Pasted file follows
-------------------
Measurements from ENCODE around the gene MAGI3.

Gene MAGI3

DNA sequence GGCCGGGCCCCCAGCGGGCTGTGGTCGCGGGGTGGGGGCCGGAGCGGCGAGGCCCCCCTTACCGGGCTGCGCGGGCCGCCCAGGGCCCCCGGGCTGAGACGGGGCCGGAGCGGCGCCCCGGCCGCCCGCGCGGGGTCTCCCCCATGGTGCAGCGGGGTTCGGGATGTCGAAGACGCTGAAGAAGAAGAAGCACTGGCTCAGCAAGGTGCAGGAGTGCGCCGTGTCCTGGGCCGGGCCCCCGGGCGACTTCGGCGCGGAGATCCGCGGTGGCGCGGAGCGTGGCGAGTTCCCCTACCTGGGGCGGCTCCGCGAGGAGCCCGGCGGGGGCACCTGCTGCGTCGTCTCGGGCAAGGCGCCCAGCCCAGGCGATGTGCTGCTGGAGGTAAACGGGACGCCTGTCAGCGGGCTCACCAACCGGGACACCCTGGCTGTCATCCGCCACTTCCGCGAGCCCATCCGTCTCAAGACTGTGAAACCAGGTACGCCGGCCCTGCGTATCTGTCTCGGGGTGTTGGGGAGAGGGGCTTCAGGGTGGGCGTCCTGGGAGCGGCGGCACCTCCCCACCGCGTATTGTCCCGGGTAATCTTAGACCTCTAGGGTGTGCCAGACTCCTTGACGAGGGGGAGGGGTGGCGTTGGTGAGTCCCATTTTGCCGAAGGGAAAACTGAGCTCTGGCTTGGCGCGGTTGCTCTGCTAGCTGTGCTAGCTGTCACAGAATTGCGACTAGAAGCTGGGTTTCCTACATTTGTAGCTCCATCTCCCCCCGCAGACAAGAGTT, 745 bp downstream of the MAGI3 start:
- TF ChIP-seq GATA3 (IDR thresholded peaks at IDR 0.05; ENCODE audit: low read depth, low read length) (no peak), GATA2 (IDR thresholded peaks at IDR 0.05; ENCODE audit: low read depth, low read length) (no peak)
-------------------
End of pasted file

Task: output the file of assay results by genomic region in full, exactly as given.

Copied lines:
Measurements from ENCODE around the gene MAGI3.

Gene MAGI3

DNA sequence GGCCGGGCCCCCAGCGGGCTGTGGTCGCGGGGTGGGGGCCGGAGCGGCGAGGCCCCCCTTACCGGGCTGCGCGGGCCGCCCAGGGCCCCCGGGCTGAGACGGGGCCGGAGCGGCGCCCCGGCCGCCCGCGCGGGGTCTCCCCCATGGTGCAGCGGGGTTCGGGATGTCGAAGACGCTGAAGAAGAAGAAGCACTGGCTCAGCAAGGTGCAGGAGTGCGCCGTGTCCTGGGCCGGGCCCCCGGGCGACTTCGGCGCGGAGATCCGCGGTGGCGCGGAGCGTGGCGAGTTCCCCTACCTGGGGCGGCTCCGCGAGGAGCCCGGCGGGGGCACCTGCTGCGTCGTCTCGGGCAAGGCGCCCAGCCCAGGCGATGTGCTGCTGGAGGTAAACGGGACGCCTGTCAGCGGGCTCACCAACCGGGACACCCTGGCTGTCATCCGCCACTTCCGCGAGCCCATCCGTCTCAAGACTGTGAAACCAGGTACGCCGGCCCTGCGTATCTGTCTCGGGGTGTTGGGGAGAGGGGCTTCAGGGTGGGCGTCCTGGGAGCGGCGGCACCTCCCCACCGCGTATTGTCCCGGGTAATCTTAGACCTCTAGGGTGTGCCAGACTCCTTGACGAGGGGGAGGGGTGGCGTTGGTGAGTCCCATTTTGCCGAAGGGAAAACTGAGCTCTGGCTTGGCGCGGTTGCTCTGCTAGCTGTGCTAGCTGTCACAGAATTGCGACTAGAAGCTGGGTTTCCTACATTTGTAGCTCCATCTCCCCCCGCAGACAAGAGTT, 745 bp downstream of the MAGI3 start:
- TF ChIP-seq GATA3 (IDR thresholded peaks at IDR 0.05; ENCODE audit: low read depth, low read length) (no peak), GATA2 (IDR thresholded peaks at IDR 0.05; ENCODE audit: low read depth, low read length) (no peak)